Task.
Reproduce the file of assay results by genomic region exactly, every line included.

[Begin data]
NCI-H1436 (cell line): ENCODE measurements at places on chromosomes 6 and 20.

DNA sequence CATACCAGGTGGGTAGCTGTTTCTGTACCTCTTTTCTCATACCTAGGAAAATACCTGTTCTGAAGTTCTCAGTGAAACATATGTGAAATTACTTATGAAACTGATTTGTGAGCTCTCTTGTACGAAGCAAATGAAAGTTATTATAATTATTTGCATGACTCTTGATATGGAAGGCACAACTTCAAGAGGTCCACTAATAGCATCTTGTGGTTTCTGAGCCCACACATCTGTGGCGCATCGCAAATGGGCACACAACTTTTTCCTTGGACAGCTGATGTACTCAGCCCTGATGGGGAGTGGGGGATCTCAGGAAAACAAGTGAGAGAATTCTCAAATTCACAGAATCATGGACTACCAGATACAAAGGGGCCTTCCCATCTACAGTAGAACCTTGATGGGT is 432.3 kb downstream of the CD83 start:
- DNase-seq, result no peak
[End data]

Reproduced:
NCI-H1436 (cell line): ENCODE measurements at places on chromosomes 6 and 20.

DNA sequence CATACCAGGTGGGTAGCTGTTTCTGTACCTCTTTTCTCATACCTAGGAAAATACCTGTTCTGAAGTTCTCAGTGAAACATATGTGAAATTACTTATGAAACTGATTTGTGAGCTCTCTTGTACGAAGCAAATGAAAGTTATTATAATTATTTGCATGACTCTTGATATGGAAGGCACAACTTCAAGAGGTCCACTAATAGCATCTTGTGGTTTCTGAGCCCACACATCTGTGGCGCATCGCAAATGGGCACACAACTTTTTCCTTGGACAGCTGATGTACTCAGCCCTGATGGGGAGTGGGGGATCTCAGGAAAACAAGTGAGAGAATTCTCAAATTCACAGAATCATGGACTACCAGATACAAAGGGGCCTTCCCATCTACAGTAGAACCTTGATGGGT is 432.3 kb downstream of the CD83 start:
- DNase-seq, result no peak